Speaker 3:

I don't remember that. I do remember you as one of the interpreters in Tampa when I gave a workshop there.

Speaker 2:

Oh yeah. That was epic. That was my first training as a court interpreter. This was many, many, many years ago and uh, several of my colleagues who are still in the business, who are now all over the country, were part of that.

Speaker 3:

Yeah. I remember. I was impressed with you. And I'm not just saying that. I remembered you from then on, because I could see that you had a lot of talent and skill, and I knew you were going to pass the federal exam as soon as you took.

Speaker 2:

Yeah. I, I did. And I'm pretty sure you were one of my proctors, I'm not a hundred percent sure because it's been a while, but I'm pretty sure, and can you imagine, I'm all nervous like everybody was and for some of our listeners who might not know this, but when we first did the federal exam, the proctors were present and where the readers of the tests were rating right there.

Speaker 3:

Yeah. It was all live.

Speaker 2:

And I remember walking in, and there is Holly, and I was like "ahh!" It was nerve racking just to, to know that you were there and probably like many of us when we took the exam. You said you were not nervous when, when you took it because you didn't know enough. I think I knew enough and I was already scared about like, "oh my God, now Holly's gonna see what I'm doing."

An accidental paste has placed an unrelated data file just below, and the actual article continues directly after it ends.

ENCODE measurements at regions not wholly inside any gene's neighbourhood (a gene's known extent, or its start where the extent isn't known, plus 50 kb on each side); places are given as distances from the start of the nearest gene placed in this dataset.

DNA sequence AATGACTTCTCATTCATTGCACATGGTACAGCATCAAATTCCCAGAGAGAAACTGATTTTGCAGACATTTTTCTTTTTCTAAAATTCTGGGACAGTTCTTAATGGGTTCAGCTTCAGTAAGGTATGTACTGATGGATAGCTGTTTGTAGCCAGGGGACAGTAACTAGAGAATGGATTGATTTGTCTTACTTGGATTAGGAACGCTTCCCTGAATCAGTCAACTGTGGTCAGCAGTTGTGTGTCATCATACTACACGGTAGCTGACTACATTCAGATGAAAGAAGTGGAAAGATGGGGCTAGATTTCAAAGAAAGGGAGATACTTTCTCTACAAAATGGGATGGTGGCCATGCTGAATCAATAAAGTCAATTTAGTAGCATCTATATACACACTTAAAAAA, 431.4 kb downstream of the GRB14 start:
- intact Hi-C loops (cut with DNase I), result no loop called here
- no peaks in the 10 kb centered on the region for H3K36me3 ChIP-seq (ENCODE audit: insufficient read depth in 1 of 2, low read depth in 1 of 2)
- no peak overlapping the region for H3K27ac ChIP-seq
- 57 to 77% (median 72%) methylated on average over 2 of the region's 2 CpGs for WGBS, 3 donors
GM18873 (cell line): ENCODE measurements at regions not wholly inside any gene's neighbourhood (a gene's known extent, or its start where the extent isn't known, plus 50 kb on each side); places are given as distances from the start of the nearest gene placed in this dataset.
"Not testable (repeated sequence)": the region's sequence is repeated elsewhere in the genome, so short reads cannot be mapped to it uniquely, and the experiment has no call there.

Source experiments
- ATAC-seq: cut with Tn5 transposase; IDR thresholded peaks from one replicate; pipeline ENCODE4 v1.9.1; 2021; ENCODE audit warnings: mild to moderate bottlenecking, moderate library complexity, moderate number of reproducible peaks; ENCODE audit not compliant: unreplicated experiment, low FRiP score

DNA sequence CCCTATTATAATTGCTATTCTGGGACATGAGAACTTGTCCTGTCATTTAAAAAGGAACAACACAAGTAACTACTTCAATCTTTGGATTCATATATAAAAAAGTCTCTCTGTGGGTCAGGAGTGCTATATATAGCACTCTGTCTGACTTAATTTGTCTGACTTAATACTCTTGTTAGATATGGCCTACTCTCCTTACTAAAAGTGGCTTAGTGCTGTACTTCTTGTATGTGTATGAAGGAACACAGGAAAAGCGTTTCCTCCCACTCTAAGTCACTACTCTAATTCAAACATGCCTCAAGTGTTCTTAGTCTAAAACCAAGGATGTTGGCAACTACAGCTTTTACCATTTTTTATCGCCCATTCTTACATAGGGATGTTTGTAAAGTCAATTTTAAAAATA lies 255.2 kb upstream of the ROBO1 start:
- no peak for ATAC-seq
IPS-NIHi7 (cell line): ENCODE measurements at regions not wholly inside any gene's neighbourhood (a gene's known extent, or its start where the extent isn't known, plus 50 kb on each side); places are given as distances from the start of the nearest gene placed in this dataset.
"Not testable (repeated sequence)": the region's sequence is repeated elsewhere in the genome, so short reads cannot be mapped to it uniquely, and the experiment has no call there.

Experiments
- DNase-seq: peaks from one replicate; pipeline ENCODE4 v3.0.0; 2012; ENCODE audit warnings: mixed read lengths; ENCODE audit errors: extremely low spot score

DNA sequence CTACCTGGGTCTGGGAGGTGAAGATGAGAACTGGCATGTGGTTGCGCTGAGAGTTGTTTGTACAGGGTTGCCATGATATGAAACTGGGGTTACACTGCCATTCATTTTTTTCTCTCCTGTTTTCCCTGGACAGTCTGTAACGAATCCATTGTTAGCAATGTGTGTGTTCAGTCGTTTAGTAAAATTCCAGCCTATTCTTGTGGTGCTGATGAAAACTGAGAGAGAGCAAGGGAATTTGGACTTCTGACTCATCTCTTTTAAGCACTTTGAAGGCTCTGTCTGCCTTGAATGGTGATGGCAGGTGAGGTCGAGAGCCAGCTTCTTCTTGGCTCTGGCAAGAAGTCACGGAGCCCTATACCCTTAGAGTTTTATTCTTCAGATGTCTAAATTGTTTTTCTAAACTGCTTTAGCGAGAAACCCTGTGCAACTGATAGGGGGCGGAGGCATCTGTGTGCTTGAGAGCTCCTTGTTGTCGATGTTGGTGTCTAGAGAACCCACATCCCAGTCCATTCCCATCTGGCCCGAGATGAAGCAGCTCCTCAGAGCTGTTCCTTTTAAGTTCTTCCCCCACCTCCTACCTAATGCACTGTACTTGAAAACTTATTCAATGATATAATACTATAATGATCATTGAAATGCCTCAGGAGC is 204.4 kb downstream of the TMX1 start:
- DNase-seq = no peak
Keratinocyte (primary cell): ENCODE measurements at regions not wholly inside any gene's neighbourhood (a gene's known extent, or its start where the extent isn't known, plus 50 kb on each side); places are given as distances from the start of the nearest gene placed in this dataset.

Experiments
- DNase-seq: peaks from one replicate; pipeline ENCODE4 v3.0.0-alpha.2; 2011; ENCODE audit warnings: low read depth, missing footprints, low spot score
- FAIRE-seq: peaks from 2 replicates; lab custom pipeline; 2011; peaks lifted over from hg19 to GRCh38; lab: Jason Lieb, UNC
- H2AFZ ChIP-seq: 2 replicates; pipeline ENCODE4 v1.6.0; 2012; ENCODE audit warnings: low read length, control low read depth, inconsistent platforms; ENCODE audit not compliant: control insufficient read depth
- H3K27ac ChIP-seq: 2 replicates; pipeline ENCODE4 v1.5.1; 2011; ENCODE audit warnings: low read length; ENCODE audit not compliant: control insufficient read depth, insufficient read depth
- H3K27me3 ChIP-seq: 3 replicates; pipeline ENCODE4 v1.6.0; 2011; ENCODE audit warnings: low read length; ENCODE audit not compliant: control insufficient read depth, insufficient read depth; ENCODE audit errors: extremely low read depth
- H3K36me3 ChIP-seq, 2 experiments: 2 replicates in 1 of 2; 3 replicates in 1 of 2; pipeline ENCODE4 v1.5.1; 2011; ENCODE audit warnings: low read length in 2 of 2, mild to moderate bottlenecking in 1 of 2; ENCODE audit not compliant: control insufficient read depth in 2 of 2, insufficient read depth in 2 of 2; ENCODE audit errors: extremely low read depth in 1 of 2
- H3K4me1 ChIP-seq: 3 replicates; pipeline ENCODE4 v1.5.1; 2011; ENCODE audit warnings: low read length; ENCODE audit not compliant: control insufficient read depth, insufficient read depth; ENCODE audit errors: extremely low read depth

Speaker 3:

Well, it's interesting that I don't remember that. I just remember the workshop.

Speaker 2:

Yeah. But that workshop really, I mean, I had mentioned it before because, uh, that was my initiation and I have to tell everybody, you were my hero that day and I realized, Oh my God, this is what I want to do when I grow up. I had to share with interpreters because I noticed, I think that like maybe you did that there was a lot of us out there and maybe some of us were interpreting, some of us have been certified already, but there was not a lot in the, in the area of training interpreters, and you know, that's where I went to school for and I thought maybe I can contribute a little bit by sharing what I'd been learning, but definitely your class inspired me to continue and go on and become a trainer of interpreters, which took me a while by the way, because I first wanted to be federally certified before I started training interpreters. And I mentioned several of my colleagues, I think James Plunkett who is now the director of Language Access, might have been in that class, you know, and others. So it was a lot of fun. So then you have been interpreting, you're now certified. How did the Bible come about? How did you get involved with fundamentals?

Speaker 3: